Biggest gripe about the bracket right here.
I fully understand that you’re placed in the NCAA tournament based on your body of work—but Oklahoma and Arizona State are two teams I would have excluded in favor of Notre Dame and USC. Oklahoma has the resume with six wins over top 35-RPI and a 14-2 start, but those stats pale in comparison to the fact that the Sooners didn’t win on the road in 2018. You don’t get home games in the tournament. They are in solely because the NCAA couldn’t resist the Trae Young effect (no, I don’t hate him, he can certainly play ball, I just don’t think his team is that good).
Arizona State is another team that started hot, and melted down late in the year—but I would argue that they have an even worse case than Oklahoma—they finished ninth in the Pac-12—a far inferior conference to the Big 12.
Three Pac-12 teams made the tournament and USC, second in the regular season and in the conference tournament, was one of the omissions. No, they don’t have the strongest wins, which is evidently the reason they were withheld, but they were Last-Four-In worthy.
And the curious case of Notre Dame. With Bonzie Colson and Matt Ferrell healthy for the whole season, we’re not having this discussion. But they were the first team left out of the field. Had Davidson not lost, we also wouldn’t be having this discussion. I know they were 2-9 in quad-1 games, but the Irish belonged in the field.
We’ll move on for now, but another team I thought should have been excluded was Alabama—15 losses is the most by an at-large bid. Ever. But they did what they had to in the conference tournament so power to them.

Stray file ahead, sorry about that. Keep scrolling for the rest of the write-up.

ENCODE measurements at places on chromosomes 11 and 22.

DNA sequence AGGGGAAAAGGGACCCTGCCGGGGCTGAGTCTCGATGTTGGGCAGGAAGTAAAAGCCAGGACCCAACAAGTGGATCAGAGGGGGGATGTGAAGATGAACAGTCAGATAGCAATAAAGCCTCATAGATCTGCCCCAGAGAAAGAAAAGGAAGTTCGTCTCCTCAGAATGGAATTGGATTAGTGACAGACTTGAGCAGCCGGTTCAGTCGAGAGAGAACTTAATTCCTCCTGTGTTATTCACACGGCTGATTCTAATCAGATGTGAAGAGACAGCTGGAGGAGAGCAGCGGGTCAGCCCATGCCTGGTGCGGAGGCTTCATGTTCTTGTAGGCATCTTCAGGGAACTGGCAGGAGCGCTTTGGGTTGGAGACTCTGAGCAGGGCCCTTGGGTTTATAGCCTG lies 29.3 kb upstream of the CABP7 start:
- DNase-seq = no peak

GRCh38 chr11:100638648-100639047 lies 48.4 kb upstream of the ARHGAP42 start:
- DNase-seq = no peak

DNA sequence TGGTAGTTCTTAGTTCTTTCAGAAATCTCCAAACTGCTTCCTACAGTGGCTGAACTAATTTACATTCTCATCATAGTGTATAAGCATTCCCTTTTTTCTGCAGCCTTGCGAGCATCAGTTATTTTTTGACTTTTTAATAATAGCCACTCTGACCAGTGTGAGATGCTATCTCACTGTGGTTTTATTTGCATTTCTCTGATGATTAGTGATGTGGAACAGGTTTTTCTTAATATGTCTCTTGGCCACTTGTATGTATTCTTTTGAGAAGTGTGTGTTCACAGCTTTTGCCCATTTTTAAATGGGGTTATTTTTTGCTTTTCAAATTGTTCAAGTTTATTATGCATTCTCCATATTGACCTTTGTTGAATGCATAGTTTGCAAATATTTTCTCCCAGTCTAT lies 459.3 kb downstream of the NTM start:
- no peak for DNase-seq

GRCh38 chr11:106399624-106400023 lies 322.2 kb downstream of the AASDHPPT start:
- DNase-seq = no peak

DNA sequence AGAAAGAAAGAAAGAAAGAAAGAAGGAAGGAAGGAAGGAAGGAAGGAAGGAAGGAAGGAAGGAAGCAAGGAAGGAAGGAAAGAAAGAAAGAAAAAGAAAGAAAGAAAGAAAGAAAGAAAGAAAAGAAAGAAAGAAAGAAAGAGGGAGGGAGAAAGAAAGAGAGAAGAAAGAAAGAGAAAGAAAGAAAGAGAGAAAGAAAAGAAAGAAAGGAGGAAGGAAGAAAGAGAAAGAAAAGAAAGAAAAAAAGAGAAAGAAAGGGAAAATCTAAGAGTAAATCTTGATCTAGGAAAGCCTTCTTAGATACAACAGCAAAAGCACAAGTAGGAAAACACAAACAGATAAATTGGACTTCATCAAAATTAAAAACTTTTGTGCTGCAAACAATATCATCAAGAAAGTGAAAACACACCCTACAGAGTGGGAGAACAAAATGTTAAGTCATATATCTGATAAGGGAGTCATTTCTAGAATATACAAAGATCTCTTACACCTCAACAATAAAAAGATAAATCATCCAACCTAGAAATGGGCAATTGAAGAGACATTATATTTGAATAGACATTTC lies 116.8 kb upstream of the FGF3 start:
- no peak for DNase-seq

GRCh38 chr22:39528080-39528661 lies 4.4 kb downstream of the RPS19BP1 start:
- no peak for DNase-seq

12. South Dakota State over 5. Ohio State
This will be a popular pick for the 5-12 upsets, and for good reason. Mike Daum is averaging a double-double, and could be a matchup problem for the Buckeyes. The 5th seed is 102-50 all-time against the 12th seed, so take that as you will. But either way, look for a good matchup in this one.
11. UCLA/St. Bon over 6. Florida
A team from the First Four matchups has gone on to win at least one game in the tournament since the First Four’s inception in 2011, including a La Salle Sweet 16 appearance and a Final Four run from VCU. This would be another solid upset pick. Florida is streaky, and both the Bonnies and the Bruins have the guard play to cause the upset.
12. New Mexico State over 5. Clemson
New Mexico State is another trendy pick—Clemson is 7-6 without senior Donte Grantham, and I think the Aggies get it done here. But why stop there? The Auburn Tigers have lost four out of six, and completely laid down in the SEC tournament. I can see New Mexico State get a shot at Kansas in the Sweet 16.
14. SFA over 3. Texas Tech
My big upset prediction. I really don’t have much justification for this one, kind of taking a flyer. SFA has been a tough out in tournaments’ past, and the Red Raiders have faltered down the stretch. We don’t know what will happen over the course of the next week; your bracket may be busted by the fourth game.
So take your sick days this Thursday and Friday, set up as many TVs as needed, and watch with your friends.
And above all else, embrace the Madness.